# Superposition theorem question

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#1
Hey so just needed to confirm whether I'm doing these questions right.

The circuit is labeled as D attached as P_20160320_145954.jpg
Question b is complete the answer is 5.3 mA

Question c is complete and the answer is 4.69mA

I have no idea how to do question D

All questions are shown in P_20160320_153730
0
4 years ago
#2
(Original post by A.singh18)
Hey so just needed to confirm whether I'm doing these questions right.

The circuit is labeled as D attached as P_20160320_145954.jpg
Question b is complete the answer is 5.3 mA

Question c is complete and the answer is 4.69mA

I have no idea how to do question D

All questions are shown in P_20160320_153730
Hmmmm.

You have managed to answer them all incorrectly!

Voltage sources are modelled by:

i) Stating the EMF with a series internal resistance. i.e. the non-ideal voltage source will drop a p.d. across the internal resistance when placed in a series circuit with a load.

Current sources are modelled by:

ii) Stating the current source with a parallel resistance. i.e. the current source will share current with any load resistance also placed in parallel.

Using the above rules makes the answer to the first question c) and not d)

The application of Kirchoff's rule means:
For series circuits, the current must be identical at all points in the current path.
For parallel circuits, the p.d. across all parallel components sharing the same nodes must be identical.

Superposition requires voltage sources to be neutralised by replacing them with a short-circuit and then calculating the current through the load using the remaining current source.

Similarly, current sources are neutralised by replacing them with an open circuit and then calculating the p.d. developed across the load using the remaining voltage source. From that, the current through the load due to the voltage source alone can be calculated.

Current through R2 due to voltage source (current source open circuit): since the current through the 3k3 load due to the voltage source must be the same as that through the total series resistance.

Current through R2 due to current source (voltage source short circuit):  Hence current through R2 due to current source: Finally, the actual current through the load is calculated by summing the two answers above taking into account the direction of the currents. 1
#3
Thank you so much for the help. Just a few things I'm still confused on. So for part b, I 3.3 is the same as It? And I don't understand how you got r parallel. When I nullified the voltage source I got this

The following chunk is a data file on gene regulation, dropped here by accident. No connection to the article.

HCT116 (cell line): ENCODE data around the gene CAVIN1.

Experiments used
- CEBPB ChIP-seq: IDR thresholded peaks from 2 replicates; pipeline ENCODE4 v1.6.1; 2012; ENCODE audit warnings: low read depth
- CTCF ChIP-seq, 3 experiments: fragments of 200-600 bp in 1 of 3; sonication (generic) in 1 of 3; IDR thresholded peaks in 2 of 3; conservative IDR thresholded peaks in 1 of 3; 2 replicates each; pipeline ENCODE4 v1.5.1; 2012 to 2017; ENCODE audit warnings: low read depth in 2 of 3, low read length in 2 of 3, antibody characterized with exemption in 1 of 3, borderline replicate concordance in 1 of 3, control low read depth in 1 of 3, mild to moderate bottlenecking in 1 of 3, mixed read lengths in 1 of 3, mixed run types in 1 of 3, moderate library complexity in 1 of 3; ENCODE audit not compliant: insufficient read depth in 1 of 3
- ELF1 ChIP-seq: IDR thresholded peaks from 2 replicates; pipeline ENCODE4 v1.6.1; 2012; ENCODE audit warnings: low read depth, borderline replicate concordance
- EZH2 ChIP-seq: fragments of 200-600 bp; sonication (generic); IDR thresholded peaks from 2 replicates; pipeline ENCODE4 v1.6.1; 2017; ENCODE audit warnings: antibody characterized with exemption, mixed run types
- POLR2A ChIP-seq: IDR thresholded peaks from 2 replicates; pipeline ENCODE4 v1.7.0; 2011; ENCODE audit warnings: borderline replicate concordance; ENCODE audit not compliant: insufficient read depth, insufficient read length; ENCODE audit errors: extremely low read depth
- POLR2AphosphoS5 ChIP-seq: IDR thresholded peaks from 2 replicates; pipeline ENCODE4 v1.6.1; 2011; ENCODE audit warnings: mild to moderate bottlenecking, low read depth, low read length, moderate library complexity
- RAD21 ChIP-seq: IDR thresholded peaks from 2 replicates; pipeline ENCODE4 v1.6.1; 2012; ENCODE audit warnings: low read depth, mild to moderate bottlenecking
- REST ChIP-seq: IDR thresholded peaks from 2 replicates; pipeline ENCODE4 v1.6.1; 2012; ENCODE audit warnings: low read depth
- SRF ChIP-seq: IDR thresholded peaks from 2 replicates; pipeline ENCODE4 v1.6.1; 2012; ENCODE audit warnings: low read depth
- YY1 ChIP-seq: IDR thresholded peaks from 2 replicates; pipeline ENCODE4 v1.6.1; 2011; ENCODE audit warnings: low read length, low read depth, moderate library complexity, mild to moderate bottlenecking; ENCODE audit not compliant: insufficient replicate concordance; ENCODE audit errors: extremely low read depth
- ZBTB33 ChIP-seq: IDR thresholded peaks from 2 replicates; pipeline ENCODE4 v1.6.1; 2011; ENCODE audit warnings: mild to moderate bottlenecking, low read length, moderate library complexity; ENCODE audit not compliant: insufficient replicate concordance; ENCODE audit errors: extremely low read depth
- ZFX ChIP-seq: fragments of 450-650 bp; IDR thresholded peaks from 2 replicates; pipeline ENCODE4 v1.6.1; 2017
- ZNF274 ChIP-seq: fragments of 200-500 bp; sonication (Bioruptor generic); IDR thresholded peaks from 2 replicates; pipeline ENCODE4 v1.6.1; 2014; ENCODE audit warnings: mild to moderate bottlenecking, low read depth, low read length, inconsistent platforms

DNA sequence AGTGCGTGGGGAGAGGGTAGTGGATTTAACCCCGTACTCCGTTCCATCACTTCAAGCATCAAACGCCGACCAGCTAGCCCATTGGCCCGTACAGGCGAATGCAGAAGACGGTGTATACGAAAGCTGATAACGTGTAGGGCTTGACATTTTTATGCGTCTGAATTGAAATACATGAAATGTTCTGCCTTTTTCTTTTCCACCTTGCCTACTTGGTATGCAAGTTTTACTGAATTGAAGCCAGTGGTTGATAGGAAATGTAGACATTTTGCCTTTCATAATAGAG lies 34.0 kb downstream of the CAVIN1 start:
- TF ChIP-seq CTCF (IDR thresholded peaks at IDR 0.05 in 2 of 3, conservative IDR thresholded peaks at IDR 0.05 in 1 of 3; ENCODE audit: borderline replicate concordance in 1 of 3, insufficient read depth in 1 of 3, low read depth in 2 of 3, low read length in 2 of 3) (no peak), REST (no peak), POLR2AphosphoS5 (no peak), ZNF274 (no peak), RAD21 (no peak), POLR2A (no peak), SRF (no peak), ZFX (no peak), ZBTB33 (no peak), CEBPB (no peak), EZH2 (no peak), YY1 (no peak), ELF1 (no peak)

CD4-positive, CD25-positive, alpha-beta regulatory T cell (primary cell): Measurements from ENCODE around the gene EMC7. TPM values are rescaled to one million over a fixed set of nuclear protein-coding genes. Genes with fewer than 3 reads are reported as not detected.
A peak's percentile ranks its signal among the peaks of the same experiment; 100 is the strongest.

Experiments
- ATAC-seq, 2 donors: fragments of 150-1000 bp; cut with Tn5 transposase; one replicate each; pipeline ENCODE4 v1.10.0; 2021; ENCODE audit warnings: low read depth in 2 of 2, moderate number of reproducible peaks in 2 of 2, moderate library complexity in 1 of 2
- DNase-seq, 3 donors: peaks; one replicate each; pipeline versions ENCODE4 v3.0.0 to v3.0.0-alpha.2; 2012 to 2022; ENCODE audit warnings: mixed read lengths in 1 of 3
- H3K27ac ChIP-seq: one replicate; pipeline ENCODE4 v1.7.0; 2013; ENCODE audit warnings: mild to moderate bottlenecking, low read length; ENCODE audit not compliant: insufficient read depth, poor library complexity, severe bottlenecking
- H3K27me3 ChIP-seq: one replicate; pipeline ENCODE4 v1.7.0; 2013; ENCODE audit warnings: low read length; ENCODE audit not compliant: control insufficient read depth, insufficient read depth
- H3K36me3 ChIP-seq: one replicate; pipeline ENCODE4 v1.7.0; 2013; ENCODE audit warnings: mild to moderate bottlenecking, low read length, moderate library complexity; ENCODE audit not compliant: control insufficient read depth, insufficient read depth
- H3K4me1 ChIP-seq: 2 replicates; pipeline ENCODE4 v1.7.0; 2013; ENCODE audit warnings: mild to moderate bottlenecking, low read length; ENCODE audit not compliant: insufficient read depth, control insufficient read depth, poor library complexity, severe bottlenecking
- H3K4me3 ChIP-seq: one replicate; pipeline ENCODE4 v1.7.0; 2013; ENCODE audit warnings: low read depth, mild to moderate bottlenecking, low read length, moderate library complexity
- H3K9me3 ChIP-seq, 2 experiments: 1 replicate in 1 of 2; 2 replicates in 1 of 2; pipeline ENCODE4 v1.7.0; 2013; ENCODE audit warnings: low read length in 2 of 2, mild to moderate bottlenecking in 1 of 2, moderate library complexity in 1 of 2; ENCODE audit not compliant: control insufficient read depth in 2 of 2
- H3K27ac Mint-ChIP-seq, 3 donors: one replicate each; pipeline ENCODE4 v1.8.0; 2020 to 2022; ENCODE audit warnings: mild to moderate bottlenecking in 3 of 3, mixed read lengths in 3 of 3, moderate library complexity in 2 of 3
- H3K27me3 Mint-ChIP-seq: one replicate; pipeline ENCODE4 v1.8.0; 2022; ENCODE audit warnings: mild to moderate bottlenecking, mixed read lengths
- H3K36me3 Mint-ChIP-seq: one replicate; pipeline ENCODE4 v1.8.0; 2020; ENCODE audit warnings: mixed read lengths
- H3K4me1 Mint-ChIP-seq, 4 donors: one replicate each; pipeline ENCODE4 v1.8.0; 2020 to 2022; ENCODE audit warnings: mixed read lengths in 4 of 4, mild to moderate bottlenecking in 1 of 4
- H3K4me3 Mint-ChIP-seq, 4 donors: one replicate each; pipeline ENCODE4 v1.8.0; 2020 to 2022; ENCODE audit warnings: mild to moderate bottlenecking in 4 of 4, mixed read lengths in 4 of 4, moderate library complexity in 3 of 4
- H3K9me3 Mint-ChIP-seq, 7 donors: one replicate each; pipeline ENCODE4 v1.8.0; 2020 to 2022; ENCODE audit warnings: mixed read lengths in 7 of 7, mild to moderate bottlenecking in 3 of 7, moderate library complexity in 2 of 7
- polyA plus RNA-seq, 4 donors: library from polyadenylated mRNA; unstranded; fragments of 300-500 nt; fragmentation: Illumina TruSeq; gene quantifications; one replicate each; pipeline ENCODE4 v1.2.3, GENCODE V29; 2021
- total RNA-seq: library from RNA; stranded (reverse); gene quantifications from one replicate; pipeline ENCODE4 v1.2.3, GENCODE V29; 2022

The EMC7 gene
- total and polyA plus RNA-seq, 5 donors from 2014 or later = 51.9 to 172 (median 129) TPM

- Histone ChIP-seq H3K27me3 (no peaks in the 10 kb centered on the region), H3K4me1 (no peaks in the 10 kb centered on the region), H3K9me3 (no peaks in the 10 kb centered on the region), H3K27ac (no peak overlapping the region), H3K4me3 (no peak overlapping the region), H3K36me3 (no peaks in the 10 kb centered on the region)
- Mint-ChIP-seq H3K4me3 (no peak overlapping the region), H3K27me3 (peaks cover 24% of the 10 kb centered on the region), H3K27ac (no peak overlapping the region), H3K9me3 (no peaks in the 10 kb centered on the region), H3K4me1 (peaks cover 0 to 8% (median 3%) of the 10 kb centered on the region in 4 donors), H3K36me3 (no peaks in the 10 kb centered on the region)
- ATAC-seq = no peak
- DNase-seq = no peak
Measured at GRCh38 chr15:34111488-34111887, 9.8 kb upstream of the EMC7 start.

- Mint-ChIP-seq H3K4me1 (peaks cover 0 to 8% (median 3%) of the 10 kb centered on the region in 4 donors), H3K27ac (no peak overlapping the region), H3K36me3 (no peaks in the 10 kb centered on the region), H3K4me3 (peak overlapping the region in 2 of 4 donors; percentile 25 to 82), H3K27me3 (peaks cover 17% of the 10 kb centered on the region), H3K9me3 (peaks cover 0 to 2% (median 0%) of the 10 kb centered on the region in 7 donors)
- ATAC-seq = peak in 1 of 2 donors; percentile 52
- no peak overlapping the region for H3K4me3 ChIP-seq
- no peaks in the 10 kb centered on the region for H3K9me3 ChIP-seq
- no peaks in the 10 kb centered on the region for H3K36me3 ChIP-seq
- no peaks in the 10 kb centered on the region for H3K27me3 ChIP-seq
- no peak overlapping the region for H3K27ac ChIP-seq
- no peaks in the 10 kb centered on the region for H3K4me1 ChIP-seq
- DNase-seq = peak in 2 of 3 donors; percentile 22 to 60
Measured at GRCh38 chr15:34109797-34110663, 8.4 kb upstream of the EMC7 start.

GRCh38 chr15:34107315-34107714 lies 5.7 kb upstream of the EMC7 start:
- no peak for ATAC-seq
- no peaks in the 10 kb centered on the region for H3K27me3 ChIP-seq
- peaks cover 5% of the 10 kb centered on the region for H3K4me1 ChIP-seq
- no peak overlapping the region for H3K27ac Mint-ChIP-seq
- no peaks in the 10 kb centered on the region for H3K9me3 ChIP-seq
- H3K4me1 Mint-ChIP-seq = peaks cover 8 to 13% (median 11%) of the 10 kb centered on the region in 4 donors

0
4 years ago
#4
(Original post by A.singh18)
Thank you so much for the help. Just a few things I'm still confused on. So for part b, I 3.3 is the same as It? And I don't understand how you got r parallel. When I nullified the voltage source I got this
you need to learn to quote people in your responses to them, otherwise they will not be aware of your reply.
1
4 years ago
#5
(Original post by A.singh18)
Thank you so much for the help. Just a few things I'm still confused on. So for part b, I 3.3 is the same as It? And I don't understand how you got r parallel. When I nullified the voltage source I got this
Yes, it's the same as It because it's a series current provided by the voltage source. You need to calculate the total series resistance and use the source voltage, which gives the series current through the 3k3 load. i.e. the current in the series path must be the same at all points in the path. (think: where do the electrons flow?)

Nullified voltage source:

Because you incorrectly used the circuit modelled by answer d) when you should have used answer c).

i.e. the 105K is in parallel with the current source and not in series with it.

NB Read and understand this definition of current sources:"A current source provides a constant current, as long as the load connected to the source terminals has sufficiently low impedance. An ideal current source would provide no energy to a short circuit and approach infinite energy and voltage as the load resistance approaches infinity (an open circuit). An ideal current source has an infinite output resistance in parallel with the source. A real-world current source has a very high, but finite output resistance.

PS. Please use the "+quote" button when replying as the person/s responding to you will not know you have replied to them. Thanks.
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